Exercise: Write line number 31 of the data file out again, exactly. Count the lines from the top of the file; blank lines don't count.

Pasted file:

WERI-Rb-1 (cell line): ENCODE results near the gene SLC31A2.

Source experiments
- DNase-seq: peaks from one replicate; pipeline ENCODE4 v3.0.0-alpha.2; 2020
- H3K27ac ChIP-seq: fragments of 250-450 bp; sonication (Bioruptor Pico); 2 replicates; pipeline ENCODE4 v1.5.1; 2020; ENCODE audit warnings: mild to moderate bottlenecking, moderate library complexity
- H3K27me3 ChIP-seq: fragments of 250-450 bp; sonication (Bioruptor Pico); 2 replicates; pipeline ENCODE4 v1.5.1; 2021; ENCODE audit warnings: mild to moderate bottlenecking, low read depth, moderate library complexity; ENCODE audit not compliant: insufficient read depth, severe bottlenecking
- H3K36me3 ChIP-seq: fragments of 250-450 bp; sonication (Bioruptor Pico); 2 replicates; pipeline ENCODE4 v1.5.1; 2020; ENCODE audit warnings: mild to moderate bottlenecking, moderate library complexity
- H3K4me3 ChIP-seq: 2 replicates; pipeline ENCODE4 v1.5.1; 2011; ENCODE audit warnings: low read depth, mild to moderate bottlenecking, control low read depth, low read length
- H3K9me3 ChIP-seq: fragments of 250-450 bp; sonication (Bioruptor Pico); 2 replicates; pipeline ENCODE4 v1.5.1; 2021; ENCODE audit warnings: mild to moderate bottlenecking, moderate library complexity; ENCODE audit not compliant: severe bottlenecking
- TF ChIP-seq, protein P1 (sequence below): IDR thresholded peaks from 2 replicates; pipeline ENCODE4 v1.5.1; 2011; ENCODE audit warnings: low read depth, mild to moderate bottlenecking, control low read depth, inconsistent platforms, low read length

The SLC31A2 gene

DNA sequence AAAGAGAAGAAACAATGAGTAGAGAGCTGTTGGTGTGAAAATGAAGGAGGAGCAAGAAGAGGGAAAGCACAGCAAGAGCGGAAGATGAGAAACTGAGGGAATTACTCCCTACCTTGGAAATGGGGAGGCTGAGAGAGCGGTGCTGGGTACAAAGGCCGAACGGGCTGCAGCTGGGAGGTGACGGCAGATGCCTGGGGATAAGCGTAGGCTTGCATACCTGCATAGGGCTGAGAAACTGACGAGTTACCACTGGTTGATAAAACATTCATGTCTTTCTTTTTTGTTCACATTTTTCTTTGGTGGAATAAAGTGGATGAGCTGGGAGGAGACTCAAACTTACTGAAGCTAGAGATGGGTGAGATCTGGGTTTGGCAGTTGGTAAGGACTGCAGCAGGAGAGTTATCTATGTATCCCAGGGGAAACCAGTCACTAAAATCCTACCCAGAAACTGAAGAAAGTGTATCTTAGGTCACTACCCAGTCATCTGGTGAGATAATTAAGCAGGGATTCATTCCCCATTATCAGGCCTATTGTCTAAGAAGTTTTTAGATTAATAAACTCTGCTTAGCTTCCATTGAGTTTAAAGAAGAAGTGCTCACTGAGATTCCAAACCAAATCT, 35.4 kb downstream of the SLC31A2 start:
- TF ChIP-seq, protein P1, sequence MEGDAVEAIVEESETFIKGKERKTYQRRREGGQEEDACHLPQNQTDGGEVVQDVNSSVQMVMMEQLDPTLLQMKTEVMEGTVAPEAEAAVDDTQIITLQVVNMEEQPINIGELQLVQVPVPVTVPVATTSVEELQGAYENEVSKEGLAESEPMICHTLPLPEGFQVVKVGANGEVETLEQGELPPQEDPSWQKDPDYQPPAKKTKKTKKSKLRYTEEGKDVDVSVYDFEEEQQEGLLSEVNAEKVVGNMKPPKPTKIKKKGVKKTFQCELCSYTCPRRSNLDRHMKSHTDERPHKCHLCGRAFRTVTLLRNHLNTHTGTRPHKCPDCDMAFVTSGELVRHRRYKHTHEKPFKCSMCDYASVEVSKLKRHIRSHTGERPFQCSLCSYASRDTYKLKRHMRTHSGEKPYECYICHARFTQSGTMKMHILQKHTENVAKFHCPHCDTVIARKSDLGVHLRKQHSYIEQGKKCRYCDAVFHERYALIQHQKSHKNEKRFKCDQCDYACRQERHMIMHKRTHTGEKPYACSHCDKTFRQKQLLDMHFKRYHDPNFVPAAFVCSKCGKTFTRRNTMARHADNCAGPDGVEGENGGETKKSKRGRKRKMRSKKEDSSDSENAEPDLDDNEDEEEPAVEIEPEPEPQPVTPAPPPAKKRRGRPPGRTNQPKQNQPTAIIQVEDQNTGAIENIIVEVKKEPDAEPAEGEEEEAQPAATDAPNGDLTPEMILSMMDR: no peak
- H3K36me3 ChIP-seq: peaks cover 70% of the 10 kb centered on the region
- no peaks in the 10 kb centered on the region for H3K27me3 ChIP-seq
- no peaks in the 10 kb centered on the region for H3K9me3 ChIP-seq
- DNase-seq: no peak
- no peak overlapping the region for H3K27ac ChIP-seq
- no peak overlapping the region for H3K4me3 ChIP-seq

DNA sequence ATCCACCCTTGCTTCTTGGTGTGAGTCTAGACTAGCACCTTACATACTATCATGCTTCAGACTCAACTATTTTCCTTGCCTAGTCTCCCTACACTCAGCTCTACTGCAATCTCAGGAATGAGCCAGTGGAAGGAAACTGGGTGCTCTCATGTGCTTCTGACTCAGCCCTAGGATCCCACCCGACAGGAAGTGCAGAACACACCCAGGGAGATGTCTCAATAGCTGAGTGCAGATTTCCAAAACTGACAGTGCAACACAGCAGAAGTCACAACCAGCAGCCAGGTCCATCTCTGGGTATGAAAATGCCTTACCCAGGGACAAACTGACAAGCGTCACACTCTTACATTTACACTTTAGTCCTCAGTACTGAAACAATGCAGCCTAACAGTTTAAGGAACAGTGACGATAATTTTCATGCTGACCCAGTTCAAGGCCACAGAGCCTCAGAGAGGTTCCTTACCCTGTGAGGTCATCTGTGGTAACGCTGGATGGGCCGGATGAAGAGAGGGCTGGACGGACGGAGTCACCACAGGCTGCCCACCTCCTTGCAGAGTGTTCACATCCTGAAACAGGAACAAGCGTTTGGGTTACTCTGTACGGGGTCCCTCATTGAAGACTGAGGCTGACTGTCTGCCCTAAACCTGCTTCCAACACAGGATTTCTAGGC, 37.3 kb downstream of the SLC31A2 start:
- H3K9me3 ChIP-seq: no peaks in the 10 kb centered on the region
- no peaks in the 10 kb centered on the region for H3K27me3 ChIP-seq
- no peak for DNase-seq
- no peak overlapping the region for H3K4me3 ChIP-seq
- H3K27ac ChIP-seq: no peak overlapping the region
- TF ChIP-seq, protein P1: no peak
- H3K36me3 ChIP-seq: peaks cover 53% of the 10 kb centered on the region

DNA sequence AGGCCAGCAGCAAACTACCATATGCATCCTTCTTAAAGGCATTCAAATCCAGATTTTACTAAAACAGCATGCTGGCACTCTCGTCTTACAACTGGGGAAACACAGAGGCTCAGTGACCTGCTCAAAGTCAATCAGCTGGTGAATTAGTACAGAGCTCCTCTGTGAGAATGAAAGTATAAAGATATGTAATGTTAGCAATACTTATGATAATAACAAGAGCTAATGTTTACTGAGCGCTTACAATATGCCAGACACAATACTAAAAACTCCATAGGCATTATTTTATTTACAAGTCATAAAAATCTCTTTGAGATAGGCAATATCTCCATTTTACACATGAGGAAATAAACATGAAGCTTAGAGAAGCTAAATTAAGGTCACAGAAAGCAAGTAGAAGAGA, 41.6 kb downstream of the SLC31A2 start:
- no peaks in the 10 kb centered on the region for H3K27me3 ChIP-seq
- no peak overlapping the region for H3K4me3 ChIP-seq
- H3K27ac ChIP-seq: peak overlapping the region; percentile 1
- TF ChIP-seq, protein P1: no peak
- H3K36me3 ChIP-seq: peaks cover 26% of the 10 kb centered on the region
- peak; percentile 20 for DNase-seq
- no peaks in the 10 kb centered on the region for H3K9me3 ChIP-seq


- TF ChIP-seq, protein P1: no peak